For me, the answer to these questions lies in having the courage, the timing, and the tact to have tough conversations that are in the best interest of our school community. As I listened to our staff members in attendance at the conference discuss “the average” at our school that could be moved to excellence, I realized that addressing several of these issues effectively would require me to lead challenging discussions. In order to move us to excellence I need to have the courage to step up and do what is right for our students, teachers, and community — even when that means making decisions or having discussions that run the risk of ruffling feathers.
In my time as an administrator, I have had many of these conversations, and I have rarely regretted them, but that does not mean I find them easy — or enjoyable. In fact they are often extremely draining and cause me a great deal of stress. I don’t enjoy conflict, I want others to enjoy school and their work — I want people to be happy. But, I also understand the importance of seeing the big picture, making decisions, and taking action for the greater good. I could be wrong, but I think I have established the level of trust with my staff needed to speak directly to areas of concern (with a gracious tone) and keep people “in the boat” with me.
So, even though I am sometimes afraid, I am going to challenge myself to humbly take on tough conversations that will benefit our school community.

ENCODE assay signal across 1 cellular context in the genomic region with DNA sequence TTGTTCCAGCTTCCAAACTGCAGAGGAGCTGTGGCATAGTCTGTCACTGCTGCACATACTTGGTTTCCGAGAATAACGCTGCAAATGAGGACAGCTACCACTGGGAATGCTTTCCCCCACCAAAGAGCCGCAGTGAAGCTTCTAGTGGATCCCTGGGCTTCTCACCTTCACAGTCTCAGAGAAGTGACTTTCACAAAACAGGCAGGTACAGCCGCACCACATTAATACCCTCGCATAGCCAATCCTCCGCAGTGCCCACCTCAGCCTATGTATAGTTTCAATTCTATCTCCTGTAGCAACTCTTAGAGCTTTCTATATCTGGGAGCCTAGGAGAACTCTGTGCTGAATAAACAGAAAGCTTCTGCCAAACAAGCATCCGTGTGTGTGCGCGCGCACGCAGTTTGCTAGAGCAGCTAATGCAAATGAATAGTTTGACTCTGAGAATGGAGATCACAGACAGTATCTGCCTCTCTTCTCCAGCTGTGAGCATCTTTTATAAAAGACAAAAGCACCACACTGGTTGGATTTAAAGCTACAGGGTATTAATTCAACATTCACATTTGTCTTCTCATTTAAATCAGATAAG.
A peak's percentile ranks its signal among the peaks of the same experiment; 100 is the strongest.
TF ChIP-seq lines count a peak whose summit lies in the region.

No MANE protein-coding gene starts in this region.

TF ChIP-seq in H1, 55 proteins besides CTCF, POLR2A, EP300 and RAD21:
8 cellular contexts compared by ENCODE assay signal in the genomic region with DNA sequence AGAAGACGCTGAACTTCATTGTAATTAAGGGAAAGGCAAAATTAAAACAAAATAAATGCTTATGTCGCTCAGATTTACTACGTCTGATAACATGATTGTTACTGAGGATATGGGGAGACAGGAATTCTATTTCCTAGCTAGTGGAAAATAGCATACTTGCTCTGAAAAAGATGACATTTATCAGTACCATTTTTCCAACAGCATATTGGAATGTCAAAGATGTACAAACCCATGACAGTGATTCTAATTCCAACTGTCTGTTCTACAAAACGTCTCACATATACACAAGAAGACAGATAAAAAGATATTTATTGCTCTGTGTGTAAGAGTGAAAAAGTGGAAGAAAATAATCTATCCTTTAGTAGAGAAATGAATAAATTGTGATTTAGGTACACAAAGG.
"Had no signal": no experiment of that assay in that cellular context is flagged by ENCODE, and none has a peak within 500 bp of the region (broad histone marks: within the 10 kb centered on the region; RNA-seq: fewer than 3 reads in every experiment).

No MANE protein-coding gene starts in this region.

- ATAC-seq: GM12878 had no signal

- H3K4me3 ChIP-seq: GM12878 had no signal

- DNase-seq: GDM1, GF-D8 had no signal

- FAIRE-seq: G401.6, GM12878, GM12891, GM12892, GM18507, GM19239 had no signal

If we have no peace, it is because we have forgotten that we belong to each other. – Mother Teresa
In his book, Tattoos on the Heart: The Power of Boundless Compassion, Father Greg Boyle describes several individual interactions with young gang members who, when asked a direct question, respond with, “Who? Me?” At first glance, this is mildly amusing, since the only people in the room were Father Boyle and the person responding to the question.
However, Father Boyle writes that this response (Who? Me?) is an indication of a severe lack of self-esteem. An individual that feels so devalued and unimportant that they are unable to imagine a situation in which another human being would be interested in them. “The story of a self being made to feel to small from being bombarded with messages of shame and disgrace.”
I have witnessed, firsthand, young people who are so convinced by poor test scores, failing grades, and repeated messages that they are no better than their poor behavior that they have thrown in the towel on their future. As an educator, and a fellow human being, I believe one of my most important roles is to notice the individuals who are asking, “Who? Me?” — the empty vessels — and doing all that is within my power to fill them with an understanding of their value.
It’s not a particularly challenging task, but one that requires intentional action. Call people by name, ask about their interests and passions, listen (don’t just hear) when they are talking, work to find and recognize their contributions (to their school, job, community, and/or world). Many of us are in a position to help replace messages of “shame and disgrace” with words of hope, grace, and encouragement.